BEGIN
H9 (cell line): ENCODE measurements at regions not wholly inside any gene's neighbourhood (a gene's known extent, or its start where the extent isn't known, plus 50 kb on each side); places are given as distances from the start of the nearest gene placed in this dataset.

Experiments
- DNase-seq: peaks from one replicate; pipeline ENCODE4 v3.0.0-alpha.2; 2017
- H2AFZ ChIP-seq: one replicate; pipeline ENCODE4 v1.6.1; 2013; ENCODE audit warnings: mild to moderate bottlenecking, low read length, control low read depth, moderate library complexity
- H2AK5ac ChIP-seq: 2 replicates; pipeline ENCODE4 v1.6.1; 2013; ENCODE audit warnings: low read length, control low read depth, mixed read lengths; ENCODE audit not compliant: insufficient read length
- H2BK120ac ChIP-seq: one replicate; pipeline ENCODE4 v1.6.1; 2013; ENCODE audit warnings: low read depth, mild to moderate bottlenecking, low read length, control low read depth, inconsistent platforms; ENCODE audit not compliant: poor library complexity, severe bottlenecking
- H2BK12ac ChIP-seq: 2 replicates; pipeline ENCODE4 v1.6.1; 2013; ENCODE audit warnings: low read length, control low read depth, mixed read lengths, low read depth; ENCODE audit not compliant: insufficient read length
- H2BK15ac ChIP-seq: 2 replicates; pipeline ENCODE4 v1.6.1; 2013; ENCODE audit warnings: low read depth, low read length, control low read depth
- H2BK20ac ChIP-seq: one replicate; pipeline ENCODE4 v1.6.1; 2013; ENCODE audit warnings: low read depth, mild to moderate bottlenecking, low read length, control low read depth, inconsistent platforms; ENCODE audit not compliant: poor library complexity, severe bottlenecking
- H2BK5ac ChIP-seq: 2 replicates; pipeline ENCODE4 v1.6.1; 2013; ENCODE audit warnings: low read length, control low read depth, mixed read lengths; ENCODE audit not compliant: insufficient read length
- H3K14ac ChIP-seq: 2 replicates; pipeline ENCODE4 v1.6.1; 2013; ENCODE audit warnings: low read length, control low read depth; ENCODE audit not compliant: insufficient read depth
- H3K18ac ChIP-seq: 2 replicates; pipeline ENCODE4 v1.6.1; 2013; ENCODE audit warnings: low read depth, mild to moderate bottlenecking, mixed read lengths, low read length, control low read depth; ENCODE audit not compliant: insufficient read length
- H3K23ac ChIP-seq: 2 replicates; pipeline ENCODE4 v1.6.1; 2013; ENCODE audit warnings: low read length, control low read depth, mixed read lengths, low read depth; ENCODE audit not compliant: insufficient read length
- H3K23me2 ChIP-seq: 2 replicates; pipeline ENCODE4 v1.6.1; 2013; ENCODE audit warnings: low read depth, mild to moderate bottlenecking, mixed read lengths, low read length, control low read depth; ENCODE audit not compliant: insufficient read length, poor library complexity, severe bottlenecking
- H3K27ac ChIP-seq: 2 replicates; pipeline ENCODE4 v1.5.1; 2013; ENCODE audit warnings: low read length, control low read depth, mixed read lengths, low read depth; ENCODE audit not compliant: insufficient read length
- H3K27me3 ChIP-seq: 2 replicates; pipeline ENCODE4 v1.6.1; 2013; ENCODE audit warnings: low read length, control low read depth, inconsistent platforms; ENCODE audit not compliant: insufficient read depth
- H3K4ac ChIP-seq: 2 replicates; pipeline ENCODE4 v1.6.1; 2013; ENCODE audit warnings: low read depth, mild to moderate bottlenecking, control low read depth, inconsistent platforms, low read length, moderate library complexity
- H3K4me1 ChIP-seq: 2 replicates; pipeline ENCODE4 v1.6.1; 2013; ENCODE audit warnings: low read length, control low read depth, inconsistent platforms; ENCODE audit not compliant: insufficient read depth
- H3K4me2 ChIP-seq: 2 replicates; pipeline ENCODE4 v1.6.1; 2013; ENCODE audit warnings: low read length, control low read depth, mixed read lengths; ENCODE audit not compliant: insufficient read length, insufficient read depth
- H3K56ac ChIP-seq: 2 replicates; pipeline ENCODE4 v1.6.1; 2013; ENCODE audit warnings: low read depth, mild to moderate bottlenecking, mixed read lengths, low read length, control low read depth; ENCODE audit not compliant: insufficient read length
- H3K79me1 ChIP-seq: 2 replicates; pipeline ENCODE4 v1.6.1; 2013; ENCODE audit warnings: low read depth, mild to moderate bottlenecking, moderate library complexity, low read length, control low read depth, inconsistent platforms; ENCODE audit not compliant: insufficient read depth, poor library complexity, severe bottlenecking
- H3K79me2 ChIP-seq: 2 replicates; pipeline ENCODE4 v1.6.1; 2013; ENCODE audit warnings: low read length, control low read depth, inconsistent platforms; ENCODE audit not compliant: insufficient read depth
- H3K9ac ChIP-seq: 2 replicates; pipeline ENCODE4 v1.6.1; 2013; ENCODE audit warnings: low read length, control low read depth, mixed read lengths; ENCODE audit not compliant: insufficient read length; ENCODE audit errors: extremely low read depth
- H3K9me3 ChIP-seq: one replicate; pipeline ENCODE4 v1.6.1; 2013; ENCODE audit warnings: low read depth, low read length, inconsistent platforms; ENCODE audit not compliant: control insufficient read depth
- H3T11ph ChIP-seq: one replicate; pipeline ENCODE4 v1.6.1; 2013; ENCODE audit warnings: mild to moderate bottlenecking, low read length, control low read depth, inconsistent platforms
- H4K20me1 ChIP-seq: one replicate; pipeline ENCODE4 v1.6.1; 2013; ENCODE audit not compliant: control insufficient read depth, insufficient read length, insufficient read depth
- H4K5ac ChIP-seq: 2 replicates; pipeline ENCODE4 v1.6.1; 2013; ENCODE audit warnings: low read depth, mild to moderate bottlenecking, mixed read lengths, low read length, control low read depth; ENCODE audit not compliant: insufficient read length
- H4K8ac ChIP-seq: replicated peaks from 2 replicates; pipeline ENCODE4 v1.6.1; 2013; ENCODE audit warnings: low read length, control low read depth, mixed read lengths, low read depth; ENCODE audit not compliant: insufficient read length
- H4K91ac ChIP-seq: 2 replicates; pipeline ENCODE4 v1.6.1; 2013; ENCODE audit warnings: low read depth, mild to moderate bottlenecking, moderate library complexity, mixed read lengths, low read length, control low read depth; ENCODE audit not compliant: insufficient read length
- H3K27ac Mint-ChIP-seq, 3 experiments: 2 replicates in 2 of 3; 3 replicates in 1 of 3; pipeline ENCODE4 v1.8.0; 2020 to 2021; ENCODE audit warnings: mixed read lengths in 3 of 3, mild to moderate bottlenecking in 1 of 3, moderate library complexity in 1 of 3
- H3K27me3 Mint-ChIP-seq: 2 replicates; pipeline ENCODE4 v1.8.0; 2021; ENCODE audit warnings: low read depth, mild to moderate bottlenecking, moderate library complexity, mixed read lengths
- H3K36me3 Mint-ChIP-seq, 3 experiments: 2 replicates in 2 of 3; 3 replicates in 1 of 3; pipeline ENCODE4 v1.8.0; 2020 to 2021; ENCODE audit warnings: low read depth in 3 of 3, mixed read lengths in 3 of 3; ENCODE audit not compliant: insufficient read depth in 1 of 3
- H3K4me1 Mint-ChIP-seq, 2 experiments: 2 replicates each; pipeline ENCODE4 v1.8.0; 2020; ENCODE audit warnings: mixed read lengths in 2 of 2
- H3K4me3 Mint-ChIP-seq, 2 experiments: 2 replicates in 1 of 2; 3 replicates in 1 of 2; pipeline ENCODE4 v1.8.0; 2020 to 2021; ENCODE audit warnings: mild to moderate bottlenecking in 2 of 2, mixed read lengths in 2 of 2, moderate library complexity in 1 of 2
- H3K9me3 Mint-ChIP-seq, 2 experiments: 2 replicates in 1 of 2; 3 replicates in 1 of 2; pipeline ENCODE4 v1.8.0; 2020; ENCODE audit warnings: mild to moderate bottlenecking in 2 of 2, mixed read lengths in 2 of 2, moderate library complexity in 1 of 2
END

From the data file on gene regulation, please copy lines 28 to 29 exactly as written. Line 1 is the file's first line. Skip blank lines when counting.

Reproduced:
- H4K8ac ChIP-seq: replicated peaks from 2 replicates; pipeline ENCODE4 v1.6.1; 2013; ENCODE audit warnings: low read length, control low read depth, mixed read lengths, low read depth; ENCODE audit not compliant: insufficient read length
- H4K91ac ChIP-seq: 2 replicates; pipeline ENCODE4 v1.6.1; 2013; ENCODE audit warnings: low read depth, mild to moderate bottlenecking, moderate library complexity, mixed read lengths, low read length, control low read depth; ENCODE audit not compliant: insufficient read length